Trying a New Way to Travel – Part II

This posts strictly deals with the our new way of traveling and picks up where Trying a New Way to Travel leaves off.  We have learned quite a bit over the last several weeks and I want to share all of that with you as it happens.  Our next stop after the last campground was a State Fairgrounds in Lewisburg, but before we could leave we needed to get our tires fixed.  I made numerous calls to try and find someone who could replace our G tires on our RV and thankfully I found Corridor H Tires.  They were terrific.  Not only did they perform the work expertly, they also replaced the truck brake pads for a very reasonable price.  The waiting room was also super puppy friendly, and Jack and I hung out there while it was being done. 








Ready to roll

It took us longer than we thought to reach the State Fairground and there was extra confusion when we arrived because the site number that we had booked wasn’t clearly marked.  Lee had to call the office to find out what was going on and we were told we could take any spots The outer edge had 50 amp but the sewer hookups were so overgrown and we initially couldn’t see them.  Finally we found a spot and settled in. 

For $45 dollars a day I wasn’t that impressed, but Jack loved it.  There was a HUGE field in the back we could let him run around off leash and I will say it was close to everything we wanted to do and the cell coverage was great.  It was fine for a few nights, but I wouldn’t actually recommend it, but once again there weren’t many options.   All the state parks were booked for the weekends, which continues to be a common theme this fall. 


View from my window


Big field for Jack


While we were staying at the State Fair Grounds we tried to book our next stay and we realized there was nowhere close that had cell coverage.  After numerous phone calls we found a place about 30 miles from where we had just left, which caused another Sunday travel day and lots of extra miles.  Lessons learned from this was to book farther in advance as we could have avoided all of this extra travel. Here is a Google map representation of what we did.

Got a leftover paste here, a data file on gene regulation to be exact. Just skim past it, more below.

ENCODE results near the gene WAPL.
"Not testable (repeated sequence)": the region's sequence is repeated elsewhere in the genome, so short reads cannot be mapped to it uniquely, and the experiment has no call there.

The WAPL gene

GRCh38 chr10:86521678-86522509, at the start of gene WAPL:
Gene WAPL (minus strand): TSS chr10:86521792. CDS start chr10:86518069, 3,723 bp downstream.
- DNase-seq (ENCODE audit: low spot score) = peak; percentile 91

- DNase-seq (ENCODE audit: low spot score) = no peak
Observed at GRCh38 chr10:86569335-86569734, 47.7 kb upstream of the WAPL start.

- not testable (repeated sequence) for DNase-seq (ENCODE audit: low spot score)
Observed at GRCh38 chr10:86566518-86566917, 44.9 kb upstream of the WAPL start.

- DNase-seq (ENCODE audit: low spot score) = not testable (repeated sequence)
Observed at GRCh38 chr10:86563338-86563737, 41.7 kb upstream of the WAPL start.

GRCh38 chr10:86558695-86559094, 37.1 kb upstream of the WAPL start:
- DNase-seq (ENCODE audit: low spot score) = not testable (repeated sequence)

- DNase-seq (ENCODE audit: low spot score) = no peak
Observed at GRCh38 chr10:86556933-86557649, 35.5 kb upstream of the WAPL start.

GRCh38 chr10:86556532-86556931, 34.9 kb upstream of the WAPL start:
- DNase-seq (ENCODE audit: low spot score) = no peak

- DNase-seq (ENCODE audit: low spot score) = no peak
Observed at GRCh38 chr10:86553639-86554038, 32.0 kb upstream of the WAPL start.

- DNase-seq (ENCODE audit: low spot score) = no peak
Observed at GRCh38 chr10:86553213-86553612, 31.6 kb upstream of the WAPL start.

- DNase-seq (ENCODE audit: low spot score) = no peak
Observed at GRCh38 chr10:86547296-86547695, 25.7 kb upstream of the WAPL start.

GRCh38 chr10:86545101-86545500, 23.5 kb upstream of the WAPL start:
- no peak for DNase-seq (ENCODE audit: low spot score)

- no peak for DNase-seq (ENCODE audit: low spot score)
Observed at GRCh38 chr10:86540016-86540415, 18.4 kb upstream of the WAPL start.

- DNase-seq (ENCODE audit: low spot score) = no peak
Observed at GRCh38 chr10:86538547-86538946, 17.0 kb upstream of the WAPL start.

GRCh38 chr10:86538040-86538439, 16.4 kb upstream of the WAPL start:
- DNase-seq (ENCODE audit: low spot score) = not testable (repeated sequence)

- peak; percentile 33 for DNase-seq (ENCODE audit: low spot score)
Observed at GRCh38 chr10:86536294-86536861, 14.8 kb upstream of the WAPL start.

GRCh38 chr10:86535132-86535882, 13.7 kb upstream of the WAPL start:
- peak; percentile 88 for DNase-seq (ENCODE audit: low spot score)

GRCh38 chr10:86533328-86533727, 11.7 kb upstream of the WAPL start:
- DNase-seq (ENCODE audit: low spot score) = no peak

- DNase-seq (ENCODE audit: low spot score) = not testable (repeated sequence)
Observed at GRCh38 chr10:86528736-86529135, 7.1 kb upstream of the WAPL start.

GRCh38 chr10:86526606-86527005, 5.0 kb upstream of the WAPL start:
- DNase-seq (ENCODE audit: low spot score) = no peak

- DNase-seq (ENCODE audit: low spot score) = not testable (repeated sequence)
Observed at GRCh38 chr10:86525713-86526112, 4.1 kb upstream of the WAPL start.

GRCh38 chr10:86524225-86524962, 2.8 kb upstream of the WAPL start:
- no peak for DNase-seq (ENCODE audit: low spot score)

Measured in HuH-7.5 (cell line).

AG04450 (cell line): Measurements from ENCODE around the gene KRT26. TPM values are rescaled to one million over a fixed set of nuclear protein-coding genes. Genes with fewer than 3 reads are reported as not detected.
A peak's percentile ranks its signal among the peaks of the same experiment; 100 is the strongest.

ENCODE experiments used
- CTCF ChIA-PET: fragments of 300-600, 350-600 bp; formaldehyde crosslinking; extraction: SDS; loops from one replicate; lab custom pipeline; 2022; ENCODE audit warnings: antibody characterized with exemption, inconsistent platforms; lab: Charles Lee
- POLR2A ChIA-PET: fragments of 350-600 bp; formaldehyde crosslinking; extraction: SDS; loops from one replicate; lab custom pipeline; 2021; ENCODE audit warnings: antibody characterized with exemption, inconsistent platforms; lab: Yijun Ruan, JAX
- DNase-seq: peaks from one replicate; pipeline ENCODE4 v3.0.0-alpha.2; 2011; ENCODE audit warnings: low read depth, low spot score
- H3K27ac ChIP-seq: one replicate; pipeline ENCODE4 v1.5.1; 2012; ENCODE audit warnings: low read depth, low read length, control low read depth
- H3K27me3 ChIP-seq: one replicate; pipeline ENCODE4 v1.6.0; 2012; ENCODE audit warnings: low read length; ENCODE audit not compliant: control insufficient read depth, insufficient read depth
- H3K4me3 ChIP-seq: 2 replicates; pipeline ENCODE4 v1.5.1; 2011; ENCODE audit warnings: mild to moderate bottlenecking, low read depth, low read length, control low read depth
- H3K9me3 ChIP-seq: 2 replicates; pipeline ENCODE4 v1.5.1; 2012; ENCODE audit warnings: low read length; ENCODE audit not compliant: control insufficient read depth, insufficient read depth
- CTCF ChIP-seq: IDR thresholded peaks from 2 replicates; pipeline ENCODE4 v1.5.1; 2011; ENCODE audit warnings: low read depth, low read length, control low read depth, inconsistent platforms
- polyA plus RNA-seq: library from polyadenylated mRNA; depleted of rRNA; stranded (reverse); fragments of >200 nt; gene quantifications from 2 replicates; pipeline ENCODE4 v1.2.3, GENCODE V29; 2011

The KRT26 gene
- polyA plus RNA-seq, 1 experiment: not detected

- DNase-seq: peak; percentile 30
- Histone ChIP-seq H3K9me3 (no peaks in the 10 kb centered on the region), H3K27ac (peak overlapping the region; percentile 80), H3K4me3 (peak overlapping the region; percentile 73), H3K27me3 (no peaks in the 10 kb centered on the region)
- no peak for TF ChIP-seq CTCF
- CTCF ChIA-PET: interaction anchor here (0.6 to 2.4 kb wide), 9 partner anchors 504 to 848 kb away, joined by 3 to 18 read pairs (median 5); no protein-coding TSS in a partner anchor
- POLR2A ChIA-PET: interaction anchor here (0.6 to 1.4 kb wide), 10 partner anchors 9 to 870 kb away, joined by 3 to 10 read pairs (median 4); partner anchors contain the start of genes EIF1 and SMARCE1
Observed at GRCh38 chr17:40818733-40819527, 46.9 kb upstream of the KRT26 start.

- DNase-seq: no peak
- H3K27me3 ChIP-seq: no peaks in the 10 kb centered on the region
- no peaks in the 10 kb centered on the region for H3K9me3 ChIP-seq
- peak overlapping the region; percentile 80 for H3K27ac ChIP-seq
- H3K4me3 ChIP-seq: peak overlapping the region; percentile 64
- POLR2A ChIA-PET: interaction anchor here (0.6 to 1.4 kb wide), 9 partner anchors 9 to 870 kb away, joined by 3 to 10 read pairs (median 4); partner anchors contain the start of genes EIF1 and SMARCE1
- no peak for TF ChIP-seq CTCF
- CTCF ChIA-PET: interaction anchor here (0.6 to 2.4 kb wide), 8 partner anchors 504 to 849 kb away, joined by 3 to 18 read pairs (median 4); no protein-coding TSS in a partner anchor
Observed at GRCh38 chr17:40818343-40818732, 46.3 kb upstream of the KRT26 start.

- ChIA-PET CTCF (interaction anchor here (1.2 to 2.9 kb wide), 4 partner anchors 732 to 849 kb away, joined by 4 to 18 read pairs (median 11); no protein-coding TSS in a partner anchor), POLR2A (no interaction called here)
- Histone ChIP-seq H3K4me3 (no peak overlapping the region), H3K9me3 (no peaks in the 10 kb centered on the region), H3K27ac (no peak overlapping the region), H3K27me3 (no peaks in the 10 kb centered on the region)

Oh one thing. We couldn’t actually got up 219 because the road was not big rig friendly. It had 10 % grades and all other sorts of nasty things for a fifth wheel.


This route kept us on major roads and took most of a Sunday.  Well at least we are seeing lots of the state 🙂

Once we arrived at Elkins, we again realized the campground would not work for us.  It was across a narrow bridge and railroad tracks and I lost cell as soon as we started to go down it.  Thankfully we were able to back up and we headed back up the road to a place we had passed on the way.  Smokey Bottom Campground wasn’t listed on any of the sites, but it was terrific. The owner was very nice and only charged us $32 a night.  There was lots of area to walk Jack and we had really nice neighbors Don and Dottie and Jack was able to play with their dogs.






Behind us


View from my side window.


This was by far my favorite place we stayed in during our time in West Virginia with the single exception of an escape by Jack.  I got too comfortable letting him off leash and one day he ran up a steep hill behind our place to railroad tracks.  I had to climb the hill (Don was kind enough to go with me) and finally I reached him at the top.  Going down was even more brutal and I was very unhappy with Jack for a couple of days.

Our next place to stay was in Maryland, but once again we had a nasty surprise.  Lee had called twice to verify our reservation, but when we were one hour out we learned the owner had given our spot away. Thankfully again it was a Sunday, but there was nowhere close to stay and ultimately we had to go back to West Virginia and stay at Falling Waters Campsite.  Don’t get me wrong I was super grateful to find a place for $40 a night with weekend availability, but I really wanted to be in Maryland.  Plus trying to find a campground last minute (no lie I found the place about 3 miles before we had to exit the freeway) is super stressful.